Omicron accounts for estimated 98% of new COVID-19 cases

 People wait in line to get tested for COVID-19 at a testing facility in Times Square on December 09, 2021 in New York City.
NEW YORK, NEW YORK - DECEMBER 09: People wait in line to get tested for COVID-19 at a testing facility in Times Square on December 09, 2021 in New York City. As the fast-spreading new Omicron variant of COVID-19 has been detected in at least 19 states, health officials are urging Americans to get vaccinated and receive their booster shots. Photo credit Spencer Platt/Getty Images
By , Audacy and WWJ Newsradio 950

According to new data from the Centers for Disease Control and Prevention, the COVID-19 omicron variant is accountable for an estimated 98.3% of new cases in the last week.

Omicron has risen every week since first appearing in the week ending on Dec. 4, when it accounted for just 0.6% of new cases.

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There were 705,264 new cases were reported on January 5, doubling the January, 2021 peak.

"While early data suggest Omicron infections might be less severe than those of other variants," the CDC noted, "the increases in cases and hospitalizations are expected to stress the healthcare system in the coming weeks."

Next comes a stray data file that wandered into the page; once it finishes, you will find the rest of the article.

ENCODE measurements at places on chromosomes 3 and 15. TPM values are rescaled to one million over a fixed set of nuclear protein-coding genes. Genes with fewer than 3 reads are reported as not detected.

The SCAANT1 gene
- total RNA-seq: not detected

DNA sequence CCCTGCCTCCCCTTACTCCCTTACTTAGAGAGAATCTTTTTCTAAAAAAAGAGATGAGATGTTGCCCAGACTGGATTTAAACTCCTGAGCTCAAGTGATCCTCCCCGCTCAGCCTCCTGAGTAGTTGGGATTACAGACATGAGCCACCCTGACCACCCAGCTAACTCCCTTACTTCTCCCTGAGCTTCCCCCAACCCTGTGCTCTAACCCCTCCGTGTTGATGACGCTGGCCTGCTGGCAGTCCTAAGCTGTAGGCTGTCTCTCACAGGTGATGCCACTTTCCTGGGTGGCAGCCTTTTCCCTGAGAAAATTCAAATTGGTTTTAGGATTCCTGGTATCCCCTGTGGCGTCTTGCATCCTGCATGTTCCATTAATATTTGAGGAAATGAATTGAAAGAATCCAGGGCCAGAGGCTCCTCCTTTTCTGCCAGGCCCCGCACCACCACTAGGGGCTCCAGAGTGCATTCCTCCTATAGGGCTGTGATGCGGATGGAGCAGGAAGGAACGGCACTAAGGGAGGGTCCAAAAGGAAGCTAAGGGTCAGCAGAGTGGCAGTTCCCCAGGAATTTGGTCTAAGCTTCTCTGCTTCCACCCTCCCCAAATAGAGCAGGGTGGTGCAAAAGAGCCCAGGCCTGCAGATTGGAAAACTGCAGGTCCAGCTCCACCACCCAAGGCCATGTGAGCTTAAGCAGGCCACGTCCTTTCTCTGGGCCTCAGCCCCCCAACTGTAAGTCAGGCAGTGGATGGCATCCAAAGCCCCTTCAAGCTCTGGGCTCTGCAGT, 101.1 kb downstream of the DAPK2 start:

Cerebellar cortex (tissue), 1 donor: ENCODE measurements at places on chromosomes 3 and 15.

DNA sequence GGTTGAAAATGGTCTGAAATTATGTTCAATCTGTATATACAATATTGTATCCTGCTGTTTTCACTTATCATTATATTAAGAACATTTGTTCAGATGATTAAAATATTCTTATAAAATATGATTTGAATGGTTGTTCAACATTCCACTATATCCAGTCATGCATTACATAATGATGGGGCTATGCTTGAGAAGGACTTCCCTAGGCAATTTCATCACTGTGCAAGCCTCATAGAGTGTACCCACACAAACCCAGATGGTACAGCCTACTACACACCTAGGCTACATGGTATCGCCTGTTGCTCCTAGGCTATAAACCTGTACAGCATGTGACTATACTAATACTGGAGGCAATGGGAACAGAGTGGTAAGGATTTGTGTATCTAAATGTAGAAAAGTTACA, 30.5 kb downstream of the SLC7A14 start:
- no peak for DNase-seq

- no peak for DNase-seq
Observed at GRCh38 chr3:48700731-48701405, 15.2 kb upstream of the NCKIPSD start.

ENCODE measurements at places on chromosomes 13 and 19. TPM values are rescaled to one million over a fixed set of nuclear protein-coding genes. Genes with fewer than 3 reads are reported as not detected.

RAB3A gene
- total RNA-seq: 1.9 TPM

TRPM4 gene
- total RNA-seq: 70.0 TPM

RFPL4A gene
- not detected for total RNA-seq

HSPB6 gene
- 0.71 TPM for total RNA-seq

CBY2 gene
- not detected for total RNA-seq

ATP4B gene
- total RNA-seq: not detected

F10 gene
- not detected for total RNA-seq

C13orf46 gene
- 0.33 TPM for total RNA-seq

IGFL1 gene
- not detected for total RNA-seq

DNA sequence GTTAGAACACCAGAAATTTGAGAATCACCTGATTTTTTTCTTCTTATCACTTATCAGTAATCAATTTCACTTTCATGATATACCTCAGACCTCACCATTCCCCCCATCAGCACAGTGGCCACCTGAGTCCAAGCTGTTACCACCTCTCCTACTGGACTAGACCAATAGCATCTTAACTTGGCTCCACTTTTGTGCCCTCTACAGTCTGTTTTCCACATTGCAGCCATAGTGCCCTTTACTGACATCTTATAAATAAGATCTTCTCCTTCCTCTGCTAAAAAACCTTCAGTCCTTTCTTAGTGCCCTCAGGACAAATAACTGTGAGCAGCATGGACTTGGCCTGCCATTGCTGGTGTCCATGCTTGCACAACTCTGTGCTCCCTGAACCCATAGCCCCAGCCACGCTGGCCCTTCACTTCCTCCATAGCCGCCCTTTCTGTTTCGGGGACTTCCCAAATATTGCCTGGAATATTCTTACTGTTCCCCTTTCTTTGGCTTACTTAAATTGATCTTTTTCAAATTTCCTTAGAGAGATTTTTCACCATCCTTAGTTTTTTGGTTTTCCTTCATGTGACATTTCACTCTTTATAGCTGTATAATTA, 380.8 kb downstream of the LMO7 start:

There has been a 36.4% increase in hospitalizations of patients with confirmed positive cases of COVID-19 in the week ending on January 3.

The current seven-day average of people hospitalized is at 124,163 from January 4 - 10. There were 91,030 people hospitalized with COVID-19 in the week prior.

"The staggering rise in cases -- over one million new cases each day -- has led to a high number of a lot of hospitalizations," CDC Director Rochelle Walensky said on Wednesday.

"As we see hospitals and health systems caring for more and more patients in the midst of staffing challenges, and faced with a highly transmissible virus, we must all of us do our part in protecting our hospitals… and reducing the further spread of the virus," said Walensky.

Walensky added though that death rates from omicron are down about 91% in comparison to other variants.

"I believe right now that those deaths are still the lagging deaths from Delta," Walensky said. "Given the sheer number of cases, we may see deaths from Omicron, but I speculate that the deaths we’re seeing right now are still from Delta."

74.6% of the United States population has received at least one dose of a COVID-19 vaccine, while 62.7% are full vaccinated.

Only 77.1 million people, or 37% of the population, have received a booster dose of a vaccine.

The CDC continues to reinforce that the best way to protect yourself against COVID-19 is to get a vaccination. They urge everyone to get a booster shot once they are eligible to help against the omicron variant.

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